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Shakespeare turned his attention to narrative poetry, which was considered by his fellow Elizabethans as serious literature, to contrast with the drama. His Venus and Adonis met with an immediate success, so great indeed that Shakespeare followed it with another long poem, The Rape Lusrece.

About this time, Shakespeare also began writing a series of 154 poems, all but three of them 14-line sonnets. The composition of these sonnets was spread over a number of years.

In 1594, he returned to drama with a series of comedies, including The Taming of the Shrew, a rollicking story of how a young husband changed his nagging, domineering bride into a sweet-tempered and dutiful wife.

Others included Two Gentlemen of Verona, Love’s Labor’s Lost and A Mid-summer Night’s Dream, in which he first made use of the supernatural, which he later employed so successfully in Macbeth, Hamlet, The Tempest, and The Merchant of Venice. Around 1600 Shakespeare wrote the comedies Much Ado About Nothing. As you Like It and Twelfth Night.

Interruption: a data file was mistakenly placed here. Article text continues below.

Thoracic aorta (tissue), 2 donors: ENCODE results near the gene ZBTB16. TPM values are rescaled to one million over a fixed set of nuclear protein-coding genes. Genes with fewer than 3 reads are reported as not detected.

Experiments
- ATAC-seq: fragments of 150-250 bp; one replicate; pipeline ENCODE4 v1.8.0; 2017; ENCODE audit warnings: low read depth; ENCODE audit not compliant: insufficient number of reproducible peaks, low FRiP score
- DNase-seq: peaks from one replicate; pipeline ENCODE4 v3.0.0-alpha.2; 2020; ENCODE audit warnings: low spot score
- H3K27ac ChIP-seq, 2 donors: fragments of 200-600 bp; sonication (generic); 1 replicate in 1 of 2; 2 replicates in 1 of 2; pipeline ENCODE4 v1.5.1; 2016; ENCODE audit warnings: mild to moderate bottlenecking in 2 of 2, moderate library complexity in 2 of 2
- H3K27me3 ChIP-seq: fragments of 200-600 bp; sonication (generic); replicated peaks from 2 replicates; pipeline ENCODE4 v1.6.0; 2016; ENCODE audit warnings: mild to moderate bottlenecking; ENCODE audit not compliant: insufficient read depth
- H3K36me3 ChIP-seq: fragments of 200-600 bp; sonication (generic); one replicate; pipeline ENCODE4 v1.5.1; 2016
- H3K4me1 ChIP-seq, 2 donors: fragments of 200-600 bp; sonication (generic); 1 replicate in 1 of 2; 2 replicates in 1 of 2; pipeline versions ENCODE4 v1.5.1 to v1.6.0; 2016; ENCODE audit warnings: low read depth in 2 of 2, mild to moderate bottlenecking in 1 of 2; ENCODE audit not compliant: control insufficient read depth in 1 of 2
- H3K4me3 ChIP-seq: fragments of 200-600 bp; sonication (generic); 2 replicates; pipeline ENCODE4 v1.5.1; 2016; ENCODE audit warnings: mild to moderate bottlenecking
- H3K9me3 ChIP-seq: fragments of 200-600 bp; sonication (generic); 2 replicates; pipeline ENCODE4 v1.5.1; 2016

Shakespeare did not restrict himself during this period entirely to comedies. Indeed, Shakespeare’s comic art probably reached its greatest height in two of the histories, Henry IV, Part 7 and the character, Sir John Falstaff, is one of his greatest.